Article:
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Jordan beats long time addiction through faith

By: Lacy Hilliard
Tomahawk Writer/Photographer

Many local residents struggle with substance abuse and/or mental health issues. In an effort to raise awareness for these issues, The Tomahawk has partnered with the A.C.T.I.O.N. Coalition to put together a series leading into the month of September. The series will highlight local residents who have overcome substance abuse and/or mental health issues and have gone on to become productive members of society. Their battles are unique but the foe is not.
Michael Jordan, or perhaps better known to some as “Red,” was first introduced to drugs at age 9. By age 15, Jordan was an active drug and alcohol user. “We saw a lot of things children shouldn’t see,” said Jordan in reference to the childhood he and his sister endured. Though Jordan experienced things that wouldn’t typically be considered that of a normal childhood, Jordan places blame on no one but himself for his substance abuse issues, “My mother tried as I got older. She once called the police on me but I did what I wanted. It was a choice. A choice I enjoyed. I knew I was doing wrong.” From pills, marijuana and alcohol in middle school, Jordan quickly graduated to harder drugs and it wasn’t long before his life spiraled out of control.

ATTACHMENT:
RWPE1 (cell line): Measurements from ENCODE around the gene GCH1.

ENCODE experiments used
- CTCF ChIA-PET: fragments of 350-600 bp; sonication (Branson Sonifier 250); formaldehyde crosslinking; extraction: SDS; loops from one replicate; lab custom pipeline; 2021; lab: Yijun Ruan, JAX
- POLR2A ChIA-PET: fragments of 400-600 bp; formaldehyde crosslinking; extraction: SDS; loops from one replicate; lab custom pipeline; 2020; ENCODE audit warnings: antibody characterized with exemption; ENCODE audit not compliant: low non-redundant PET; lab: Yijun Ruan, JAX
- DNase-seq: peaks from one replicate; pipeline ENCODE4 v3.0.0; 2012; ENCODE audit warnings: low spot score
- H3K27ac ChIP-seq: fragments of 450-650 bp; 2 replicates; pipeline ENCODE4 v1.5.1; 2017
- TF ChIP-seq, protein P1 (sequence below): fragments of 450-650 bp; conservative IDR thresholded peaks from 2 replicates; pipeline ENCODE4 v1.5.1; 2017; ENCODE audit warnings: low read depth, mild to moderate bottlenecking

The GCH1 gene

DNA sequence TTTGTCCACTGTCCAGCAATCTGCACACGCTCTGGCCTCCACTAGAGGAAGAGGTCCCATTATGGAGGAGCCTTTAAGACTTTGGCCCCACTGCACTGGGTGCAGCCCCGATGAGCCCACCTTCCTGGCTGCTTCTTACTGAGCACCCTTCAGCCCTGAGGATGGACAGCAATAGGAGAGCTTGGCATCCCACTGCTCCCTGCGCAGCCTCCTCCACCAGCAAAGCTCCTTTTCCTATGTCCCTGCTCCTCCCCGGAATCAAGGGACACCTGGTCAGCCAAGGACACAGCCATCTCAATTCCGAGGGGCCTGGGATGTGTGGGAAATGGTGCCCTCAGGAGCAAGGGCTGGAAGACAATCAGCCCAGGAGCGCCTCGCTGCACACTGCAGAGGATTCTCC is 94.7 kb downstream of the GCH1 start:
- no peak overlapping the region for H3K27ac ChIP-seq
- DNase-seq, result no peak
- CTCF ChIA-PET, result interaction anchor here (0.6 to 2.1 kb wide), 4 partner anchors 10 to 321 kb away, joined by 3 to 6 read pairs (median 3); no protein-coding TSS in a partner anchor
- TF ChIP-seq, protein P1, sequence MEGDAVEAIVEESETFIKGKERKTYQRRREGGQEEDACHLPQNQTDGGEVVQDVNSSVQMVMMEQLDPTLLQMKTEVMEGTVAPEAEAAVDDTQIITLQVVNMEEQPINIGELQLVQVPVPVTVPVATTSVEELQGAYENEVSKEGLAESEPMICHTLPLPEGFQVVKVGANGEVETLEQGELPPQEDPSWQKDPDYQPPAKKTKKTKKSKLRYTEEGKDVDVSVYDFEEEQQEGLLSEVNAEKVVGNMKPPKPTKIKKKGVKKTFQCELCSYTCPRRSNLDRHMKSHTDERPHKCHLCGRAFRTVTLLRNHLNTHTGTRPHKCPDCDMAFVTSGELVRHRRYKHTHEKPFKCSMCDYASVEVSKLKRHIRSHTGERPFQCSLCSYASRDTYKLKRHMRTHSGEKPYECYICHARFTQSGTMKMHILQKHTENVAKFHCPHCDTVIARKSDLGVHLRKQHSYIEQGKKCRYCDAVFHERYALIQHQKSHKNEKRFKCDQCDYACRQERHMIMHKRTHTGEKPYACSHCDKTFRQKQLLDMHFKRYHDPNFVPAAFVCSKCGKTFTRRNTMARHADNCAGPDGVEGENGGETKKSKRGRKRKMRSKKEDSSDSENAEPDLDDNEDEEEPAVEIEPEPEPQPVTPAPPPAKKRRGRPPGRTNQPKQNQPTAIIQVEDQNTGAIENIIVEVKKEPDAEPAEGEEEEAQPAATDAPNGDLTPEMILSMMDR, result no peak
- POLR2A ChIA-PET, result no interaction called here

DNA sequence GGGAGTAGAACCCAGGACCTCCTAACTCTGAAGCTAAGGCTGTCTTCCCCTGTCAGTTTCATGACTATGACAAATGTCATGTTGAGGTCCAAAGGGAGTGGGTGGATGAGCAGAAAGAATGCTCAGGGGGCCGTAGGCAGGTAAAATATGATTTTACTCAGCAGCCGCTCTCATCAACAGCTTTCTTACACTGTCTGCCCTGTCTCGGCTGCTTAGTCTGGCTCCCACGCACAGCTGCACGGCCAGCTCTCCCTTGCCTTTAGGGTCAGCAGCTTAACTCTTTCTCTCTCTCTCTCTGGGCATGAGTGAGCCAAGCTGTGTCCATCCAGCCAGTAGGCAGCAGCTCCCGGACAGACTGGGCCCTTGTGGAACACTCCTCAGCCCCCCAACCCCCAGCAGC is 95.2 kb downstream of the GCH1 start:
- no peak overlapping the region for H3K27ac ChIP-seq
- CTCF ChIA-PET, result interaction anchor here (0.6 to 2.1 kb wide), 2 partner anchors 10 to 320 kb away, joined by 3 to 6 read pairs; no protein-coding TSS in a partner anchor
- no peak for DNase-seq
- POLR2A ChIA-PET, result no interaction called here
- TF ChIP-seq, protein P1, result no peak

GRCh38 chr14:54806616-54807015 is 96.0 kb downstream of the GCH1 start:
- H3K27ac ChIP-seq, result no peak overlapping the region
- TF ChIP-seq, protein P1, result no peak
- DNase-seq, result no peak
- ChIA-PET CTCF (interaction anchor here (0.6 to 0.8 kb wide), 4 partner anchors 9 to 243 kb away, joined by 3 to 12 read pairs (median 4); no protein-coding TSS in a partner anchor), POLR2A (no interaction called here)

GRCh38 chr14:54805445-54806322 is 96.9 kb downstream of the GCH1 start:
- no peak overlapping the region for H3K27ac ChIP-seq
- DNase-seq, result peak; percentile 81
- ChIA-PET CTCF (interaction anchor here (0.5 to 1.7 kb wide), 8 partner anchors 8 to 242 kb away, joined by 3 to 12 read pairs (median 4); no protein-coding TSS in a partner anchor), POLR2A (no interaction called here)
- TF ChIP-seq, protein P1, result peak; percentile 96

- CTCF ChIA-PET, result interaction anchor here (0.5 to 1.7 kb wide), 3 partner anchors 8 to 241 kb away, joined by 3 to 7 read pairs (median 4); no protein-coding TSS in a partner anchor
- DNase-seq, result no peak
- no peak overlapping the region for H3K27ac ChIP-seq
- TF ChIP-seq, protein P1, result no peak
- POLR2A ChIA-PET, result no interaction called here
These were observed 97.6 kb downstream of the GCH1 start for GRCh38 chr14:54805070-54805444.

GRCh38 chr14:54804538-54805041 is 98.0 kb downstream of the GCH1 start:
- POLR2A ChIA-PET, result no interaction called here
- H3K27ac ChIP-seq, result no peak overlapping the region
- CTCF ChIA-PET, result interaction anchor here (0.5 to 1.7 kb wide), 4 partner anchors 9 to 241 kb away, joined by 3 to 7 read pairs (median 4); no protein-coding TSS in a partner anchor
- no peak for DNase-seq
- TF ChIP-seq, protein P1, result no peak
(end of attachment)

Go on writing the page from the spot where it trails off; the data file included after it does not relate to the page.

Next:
Many health care and law enforcement officials cite methamphetamine as the worst drug this generation has ever seen. It doesn’t take long for users to become dependent on the drug, which at its lowest form is created by combining toxic chemicals like drain cleaner, battery acid and antifreeze. The effects meth leaves behind on the body and mind are devastating and can include erratic and violent behavior, psychosis, seizures, severe tooth decay, troubling hallucinations, malnutrition and liver and kidney damage to name a few. The drug can also cause permanent damage to blood vessels of heart and brain, high blood pressure, which can lead to heart attacks, strokes and eventually death. The effects combined with the highly addictive nature of the drug make it extremely detrimental and difficult to overcome. Jordan’s experience with meth was no different.
“Meth is true evil. It steals who you are,” said Jordan of his former struggles with meth. Fortunately, Jordan is in the minority and was able to overcome a lifetime of addiction before it permanently impacted his health. Without placing any blame on past experiences, Jordan said, “A man once told me, it’s not what happens to you, it’s how you react to what happens to you.” “For a recovering addict more of their life after drugs is a second by second, minute by minute, day by day struggle.” Though Jordan has been free of methamphetamine for almost 10 years, he knows this struggle all too well.

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